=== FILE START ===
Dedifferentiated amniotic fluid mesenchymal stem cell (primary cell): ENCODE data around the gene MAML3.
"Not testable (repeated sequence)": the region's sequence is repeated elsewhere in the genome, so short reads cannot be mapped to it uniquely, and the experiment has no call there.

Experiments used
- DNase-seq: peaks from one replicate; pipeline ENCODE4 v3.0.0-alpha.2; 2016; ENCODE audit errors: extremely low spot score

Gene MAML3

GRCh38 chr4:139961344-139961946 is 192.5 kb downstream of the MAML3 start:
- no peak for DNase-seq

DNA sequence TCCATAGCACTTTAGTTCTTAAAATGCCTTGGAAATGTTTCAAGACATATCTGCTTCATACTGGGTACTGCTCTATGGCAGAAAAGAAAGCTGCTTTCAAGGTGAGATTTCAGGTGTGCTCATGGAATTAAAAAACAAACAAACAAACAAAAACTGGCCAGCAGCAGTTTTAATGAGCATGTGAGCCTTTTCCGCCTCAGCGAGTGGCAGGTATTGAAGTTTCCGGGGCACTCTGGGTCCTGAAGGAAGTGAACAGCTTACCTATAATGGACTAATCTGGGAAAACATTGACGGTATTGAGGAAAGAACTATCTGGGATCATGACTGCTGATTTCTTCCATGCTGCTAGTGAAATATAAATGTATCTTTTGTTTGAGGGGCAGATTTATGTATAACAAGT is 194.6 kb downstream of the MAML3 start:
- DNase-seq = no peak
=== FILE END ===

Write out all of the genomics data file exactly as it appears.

Dedifferentiated amniotic fluid mesenchymal stem cell (primary cell): ENCODE data around the gene MAML3.
"Not testable (repeated sequence)": the region's sequence is repeated elsewhere in the genome, so short reads cannot be mapped to it uniquely, and the experiment has no call there.

Experiments used
- DNase-seq: peaks from one replicate; pipeline ENCODE4 v3.0.0-alpha.2; 2016; ENCODE audit errors: extremely low spot score

Gene MAML3

GRCh38 chr4:139961344-139961946 is 192.5 kb downstream of the MAML3 start:
- no peak for DNase-seq

DNA sequence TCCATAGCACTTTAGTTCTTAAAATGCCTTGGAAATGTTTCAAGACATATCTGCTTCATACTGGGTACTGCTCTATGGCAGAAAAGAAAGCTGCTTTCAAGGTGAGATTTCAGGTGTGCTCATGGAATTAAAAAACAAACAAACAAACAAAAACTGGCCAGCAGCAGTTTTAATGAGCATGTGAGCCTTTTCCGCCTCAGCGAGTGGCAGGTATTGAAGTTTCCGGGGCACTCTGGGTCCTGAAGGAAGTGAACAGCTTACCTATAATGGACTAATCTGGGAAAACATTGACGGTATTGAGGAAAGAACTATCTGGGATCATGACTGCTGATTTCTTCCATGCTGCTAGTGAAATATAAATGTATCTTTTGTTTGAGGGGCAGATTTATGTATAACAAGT is 194.6 kb downstream of the MAML3 start:
- DNase-seq = no peak